SACRAMENTO, Calif. (KTXL) — Flooding from a New Year’s Eve storm impacted roadways and caused evacuations in certain areas in Sacramento County. 

One of the flooded roadways was a stretch of Highway 99 between Elk Grove and Galt on Jan. 1. Sacramento County officials told FOX40 News that three levees on the Cosumnes River were breached. 

The Rio Cosumnes Correction Center also had a threat of a flood, causing the evacuation of 1,075 inmates, after weather conditions worsened and road conditions eroded nearby. 

Compared to the Sacramento and American rivers, the Cosumnes River is different due to it not having a major dam.

According to the Water Education Foundation, the Cosumnes River is the only one west of the Sierra Nevada without major dams. Due to no dams attached, the river endures seasonal overbank flooding, the Water Foundation said. 

Where does the river flow? 

The Cosumnes River flows about 52.5 miles into the Central Valley, merging with the Mokelumne River in the Sacramento-San Joaquin Delta at Mokelumne City. Towns and cities along the Cosumnes River include Plymouth, Rancho Murieta, Sloughhouse, Wilton, Elk Grove, and Galt.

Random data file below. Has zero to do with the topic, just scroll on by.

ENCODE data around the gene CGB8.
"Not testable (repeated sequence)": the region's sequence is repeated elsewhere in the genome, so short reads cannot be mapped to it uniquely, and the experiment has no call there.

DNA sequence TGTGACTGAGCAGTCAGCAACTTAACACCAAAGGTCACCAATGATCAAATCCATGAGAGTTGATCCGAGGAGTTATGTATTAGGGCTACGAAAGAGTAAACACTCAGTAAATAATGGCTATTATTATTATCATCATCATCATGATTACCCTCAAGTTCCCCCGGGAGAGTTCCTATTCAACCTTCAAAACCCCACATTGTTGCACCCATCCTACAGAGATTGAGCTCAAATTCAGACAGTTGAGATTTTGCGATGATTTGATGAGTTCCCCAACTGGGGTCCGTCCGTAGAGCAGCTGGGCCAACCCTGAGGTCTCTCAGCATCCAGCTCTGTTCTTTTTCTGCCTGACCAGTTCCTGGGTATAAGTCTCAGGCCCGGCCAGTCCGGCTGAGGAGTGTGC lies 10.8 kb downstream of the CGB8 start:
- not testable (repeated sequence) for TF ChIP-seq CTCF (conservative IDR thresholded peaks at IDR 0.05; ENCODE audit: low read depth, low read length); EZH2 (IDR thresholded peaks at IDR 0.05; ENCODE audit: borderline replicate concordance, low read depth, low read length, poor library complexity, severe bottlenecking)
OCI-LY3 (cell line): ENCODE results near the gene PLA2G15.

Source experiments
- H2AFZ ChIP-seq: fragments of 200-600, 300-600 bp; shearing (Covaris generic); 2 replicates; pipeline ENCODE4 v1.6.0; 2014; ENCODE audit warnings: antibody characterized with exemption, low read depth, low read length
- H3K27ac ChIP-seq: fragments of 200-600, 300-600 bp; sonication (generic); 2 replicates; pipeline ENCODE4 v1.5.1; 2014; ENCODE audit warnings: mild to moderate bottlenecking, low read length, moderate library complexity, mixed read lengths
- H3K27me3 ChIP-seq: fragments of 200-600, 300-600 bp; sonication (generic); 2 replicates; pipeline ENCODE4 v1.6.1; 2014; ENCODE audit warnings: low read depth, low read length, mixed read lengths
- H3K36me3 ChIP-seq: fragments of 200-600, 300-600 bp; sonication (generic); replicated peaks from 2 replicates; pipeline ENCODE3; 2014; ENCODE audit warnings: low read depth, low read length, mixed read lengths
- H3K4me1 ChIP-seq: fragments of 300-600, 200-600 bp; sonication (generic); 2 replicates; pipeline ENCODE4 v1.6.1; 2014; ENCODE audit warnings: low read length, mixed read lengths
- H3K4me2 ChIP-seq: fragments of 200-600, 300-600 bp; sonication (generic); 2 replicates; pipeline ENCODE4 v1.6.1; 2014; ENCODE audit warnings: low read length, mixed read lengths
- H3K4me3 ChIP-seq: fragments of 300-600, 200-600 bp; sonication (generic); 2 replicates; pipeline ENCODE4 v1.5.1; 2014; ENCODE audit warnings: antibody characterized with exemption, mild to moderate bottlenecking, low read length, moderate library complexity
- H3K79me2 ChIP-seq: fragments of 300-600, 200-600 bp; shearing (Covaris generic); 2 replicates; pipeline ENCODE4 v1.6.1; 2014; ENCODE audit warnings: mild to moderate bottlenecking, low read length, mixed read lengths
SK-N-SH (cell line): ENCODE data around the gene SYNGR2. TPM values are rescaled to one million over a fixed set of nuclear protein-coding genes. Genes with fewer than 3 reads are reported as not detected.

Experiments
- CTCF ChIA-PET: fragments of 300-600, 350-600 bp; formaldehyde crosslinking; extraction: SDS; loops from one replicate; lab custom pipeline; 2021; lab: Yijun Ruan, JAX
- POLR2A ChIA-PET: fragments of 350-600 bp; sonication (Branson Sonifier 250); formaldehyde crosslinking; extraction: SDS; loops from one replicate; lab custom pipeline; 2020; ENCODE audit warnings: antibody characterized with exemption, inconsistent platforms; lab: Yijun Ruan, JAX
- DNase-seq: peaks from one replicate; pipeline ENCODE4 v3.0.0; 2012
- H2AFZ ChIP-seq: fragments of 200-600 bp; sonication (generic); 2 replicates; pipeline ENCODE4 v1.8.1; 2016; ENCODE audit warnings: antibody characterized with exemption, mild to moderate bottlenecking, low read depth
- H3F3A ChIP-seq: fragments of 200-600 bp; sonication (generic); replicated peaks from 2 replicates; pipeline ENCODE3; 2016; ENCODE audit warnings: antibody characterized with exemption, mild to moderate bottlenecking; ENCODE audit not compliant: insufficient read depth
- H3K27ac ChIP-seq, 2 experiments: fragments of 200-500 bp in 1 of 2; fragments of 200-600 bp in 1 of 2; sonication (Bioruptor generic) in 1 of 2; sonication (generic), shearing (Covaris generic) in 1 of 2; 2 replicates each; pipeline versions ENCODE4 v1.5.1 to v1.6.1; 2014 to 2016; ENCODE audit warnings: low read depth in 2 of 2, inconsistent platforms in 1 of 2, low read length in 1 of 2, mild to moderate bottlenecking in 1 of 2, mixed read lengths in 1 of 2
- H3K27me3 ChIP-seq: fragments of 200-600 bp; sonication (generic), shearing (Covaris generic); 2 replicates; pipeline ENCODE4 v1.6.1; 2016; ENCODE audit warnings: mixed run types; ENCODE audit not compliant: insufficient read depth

According to the Water Foundation, the river goes under Highway 99 near Elk Grove and into the Consumes River Preserve, which has some of Central Valley’s largest wetlands and riparian areas. A riparian area or zone typically is along streams, rivers, lakes, ponds, and wetlands, according to the United States Department of Agriculture. 

The forks in the Cosumnes River

The river has three forks that go through El Dorado and Amador counties and all three eventually combine. 

Here is where the forks flow: 

The river’s north fork is 40 miles long and begins at Singleton Springs in El Dorado County, which is about 10 miles southwest of Kirkwood Ski Resort. The north fork then flows west and into Camp Creek and continues through the granite narrows of the Cosumnes River Gorge and joins the middle fork. 

The middle fork is 44.5 miles long and also starts in El Dorado County, flowing parallel to the north fork. The river flows through a canyon through Dogtown Creek at Omo Ranch and flows past Outingdale in a valley. 

The south fork of the river is the shortest, being 20 miles long and flowing northwest along the El Dorado and Amador County line before connecting with the middle fork. Shortly after, all forks combine and the river continues west through the Sierra foothills, Michigan Bar, and then into the southern portion of Sacramento County. 

When flowing through south Sacramento County, the river flows west through Rancho Murrieta, continues through agricultural land, and past Sloughhouse. After going past Sloughhouse, the river then goes under Highway 99 and eventually enters the Sacramento-San Joaquin River Delta to join the Mokelumne River.